It seems likely that immunoglobulins have evolved from some archetypal molecule and that those forms which are useful to the animal have been retained. It is this entire population of antibodies which forms the humoral immune system and in such a system, not only the properties of individual antibody combining regions, but the properties of the multiprotein system as a whole, are important for the defences of the body against pathogens. Antibody combining sites may bind a disparate set of structurally related and unrelated ligands. This multispecificity can be biologically meaningful: the same clone can be stimulated by different antigens. In this sense, cell surface immunoglobulins are multifunctional. The major biologic consequence of antibody multispecificity is overlapping binding functions within subsets of the total antibody repertoire. The most significant impact of this overlap is: it reduces the number of V genes necessary to code for the total number of combining sites; the cross stimulation of clones by structurally related and unrelated antigens may be instrumental in the normal maintenance of immune responsiveness and in addition, it may explain the ability to respond to unusual and less ubiquitous antigens; the antigenic history of the animal may contribute to the maturation of the immune response by cross stimulation of pre selected clones of antigen binding cells.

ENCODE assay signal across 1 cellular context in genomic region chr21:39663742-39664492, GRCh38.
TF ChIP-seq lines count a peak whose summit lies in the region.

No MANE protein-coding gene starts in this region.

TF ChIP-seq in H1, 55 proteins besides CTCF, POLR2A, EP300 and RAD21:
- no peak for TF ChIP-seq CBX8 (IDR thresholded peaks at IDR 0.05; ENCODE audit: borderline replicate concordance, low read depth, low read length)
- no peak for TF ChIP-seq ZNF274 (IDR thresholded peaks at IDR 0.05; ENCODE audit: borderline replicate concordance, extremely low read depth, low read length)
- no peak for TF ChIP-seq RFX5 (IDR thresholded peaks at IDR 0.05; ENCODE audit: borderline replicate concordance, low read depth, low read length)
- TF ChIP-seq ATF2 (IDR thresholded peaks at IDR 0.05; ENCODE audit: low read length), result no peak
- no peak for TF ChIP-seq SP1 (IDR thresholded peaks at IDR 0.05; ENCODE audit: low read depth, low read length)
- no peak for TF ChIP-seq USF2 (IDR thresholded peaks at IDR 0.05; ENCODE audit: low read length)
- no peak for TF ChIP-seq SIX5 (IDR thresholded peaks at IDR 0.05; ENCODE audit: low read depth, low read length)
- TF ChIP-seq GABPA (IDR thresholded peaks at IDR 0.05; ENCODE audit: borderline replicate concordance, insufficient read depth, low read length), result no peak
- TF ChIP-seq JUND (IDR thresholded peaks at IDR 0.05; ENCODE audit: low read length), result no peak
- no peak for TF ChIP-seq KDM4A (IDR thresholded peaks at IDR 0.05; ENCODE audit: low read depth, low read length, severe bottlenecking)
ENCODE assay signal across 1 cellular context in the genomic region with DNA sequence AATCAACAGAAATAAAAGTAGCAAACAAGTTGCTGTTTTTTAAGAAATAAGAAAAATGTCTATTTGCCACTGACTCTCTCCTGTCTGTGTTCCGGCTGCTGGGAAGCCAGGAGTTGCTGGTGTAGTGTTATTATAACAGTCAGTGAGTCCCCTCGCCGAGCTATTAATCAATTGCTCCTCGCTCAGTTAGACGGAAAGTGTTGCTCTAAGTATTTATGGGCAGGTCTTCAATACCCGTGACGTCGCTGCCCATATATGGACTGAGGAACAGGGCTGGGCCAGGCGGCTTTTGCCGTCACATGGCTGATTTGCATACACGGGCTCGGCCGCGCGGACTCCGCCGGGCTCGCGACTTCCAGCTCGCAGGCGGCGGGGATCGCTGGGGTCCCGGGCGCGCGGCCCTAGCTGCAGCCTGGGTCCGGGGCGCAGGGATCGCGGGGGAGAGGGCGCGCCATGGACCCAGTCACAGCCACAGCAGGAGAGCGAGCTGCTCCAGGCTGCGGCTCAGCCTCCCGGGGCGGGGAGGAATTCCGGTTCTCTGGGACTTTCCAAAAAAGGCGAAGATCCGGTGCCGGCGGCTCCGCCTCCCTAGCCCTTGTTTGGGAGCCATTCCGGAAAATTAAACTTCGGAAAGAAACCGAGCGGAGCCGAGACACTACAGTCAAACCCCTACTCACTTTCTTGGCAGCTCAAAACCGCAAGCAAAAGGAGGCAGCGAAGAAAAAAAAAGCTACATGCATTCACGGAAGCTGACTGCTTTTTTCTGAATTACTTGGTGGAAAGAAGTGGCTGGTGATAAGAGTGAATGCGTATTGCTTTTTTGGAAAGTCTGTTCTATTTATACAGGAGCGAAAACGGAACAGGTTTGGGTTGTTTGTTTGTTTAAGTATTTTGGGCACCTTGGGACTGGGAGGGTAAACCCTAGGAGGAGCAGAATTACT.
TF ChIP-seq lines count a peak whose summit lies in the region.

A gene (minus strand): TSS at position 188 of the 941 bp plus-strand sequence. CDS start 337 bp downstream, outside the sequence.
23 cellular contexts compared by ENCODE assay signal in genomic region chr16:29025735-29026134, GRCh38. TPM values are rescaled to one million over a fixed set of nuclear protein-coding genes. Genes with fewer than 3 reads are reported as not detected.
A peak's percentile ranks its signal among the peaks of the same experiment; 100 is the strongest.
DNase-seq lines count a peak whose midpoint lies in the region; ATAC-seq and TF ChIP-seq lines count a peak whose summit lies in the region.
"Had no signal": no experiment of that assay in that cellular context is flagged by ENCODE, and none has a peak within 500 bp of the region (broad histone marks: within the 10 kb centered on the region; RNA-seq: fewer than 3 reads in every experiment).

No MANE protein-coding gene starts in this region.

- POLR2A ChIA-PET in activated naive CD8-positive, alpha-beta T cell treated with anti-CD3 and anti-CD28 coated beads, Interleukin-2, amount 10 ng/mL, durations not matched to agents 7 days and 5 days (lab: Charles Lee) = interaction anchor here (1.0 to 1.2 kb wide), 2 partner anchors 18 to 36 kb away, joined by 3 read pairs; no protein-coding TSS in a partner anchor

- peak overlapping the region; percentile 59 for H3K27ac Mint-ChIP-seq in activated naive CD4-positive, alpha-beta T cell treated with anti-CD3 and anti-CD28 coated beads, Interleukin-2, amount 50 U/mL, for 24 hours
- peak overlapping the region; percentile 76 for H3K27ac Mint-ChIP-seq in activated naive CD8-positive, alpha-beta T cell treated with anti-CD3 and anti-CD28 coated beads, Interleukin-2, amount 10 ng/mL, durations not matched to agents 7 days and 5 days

|Original language||English (US)|
|Number of pages||8|
|Publication status||Published - Dec 1 1976|
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